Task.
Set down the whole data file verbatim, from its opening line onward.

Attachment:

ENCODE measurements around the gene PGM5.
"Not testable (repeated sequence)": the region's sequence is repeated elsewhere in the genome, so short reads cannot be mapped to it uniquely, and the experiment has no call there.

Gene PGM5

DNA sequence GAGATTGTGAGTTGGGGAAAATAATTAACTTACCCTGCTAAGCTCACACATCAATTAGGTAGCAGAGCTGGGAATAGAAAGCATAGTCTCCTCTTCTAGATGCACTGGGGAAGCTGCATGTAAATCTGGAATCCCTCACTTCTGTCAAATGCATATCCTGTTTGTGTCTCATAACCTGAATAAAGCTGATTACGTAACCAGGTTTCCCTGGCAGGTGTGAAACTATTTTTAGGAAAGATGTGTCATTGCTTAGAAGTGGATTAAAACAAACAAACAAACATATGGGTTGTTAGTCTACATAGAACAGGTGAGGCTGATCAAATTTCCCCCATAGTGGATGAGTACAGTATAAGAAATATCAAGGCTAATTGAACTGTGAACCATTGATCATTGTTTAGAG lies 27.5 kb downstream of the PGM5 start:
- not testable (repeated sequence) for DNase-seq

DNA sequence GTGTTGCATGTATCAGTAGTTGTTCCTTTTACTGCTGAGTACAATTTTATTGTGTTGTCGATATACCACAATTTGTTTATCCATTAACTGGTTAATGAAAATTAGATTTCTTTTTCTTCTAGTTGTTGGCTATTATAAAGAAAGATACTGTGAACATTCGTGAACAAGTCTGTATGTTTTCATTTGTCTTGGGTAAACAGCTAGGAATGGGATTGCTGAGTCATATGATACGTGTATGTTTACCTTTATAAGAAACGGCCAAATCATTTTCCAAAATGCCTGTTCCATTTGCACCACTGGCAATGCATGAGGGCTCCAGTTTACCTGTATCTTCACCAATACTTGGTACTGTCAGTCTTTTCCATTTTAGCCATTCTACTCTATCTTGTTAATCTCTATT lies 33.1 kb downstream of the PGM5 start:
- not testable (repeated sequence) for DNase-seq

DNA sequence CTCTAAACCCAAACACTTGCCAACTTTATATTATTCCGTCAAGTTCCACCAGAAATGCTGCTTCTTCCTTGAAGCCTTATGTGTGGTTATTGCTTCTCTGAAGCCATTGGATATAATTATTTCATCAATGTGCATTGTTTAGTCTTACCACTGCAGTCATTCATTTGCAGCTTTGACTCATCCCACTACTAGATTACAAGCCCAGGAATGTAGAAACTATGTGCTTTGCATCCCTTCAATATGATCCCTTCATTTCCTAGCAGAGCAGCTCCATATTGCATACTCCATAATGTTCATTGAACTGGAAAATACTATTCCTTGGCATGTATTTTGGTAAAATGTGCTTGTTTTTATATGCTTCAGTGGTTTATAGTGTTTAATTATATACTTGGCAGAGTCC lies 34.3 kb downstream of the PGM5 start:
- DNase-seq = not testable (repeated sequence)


ENCODE measurements around the gene PGM5.
"Not testable (repeated sequence)": the region's sequence is repeated elsewhere in the genome, so short reads cannot be mapped to it uniquely, and the experiment has no call there.

Gene PGM5

DNA sequence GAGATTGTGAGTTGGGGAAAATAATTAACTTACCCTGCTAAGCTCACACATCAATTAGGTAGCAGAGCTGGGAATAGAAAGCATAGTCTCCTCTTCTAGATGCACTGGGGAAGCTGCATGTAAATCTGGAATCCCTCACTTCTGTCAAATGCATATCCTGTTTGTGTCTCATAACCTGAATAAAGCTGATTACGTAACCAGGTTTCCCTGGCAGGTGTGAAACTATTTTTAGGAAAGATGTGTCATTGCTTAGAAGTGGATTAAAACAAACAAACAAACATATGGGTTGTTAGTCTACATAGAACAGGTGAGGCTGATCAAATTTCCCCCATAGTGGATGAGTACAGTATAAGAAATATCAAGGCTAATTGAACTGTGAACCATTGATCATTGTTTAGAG lies 27.5 kb downstream of the PGM5 start:
- not testable (repeated sequence) for DNase-seq

DNA sequence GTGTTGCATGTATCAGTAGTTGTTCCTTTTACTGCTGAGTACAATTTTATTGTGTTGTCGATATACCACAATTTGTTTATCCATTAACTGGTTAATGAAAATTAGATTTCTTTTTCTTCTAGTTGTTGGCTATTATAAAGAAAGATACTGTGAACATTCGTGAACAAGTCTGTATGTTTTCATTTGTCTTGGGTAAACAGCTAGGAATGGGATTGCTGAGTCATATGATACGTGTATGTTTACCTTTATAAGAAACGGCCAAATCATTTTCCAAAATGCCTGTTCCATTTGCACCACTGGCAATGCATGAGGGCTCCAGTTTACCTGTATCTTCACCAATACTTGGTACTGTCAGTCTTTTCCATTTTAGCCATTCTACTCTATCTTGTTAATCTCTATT lies 33.1 kb downstream of the PGM5 start:
- not testable (repeated sequence) for DNase-seq

DNA sequence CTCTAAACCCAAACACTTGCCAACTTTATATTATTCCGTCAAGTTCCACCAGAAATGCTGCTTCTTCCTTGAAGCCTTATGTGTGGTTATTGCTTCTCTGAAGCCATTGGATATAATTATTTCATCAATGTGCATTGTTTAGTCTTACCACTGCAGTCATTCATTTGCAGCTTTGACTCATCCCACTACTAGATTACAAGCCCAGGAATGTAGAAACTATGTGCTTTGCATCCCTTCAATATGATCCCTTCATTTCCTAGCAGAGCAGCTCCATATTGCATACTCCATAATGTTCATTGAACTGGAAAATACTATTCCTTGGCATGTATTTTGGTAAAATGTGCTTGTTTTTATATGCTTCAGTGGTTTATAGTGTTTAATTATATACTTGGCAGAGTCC lies 34.3 kb downstream of the PGM5 start:
- DNase-seq = not testable (repeated sequence)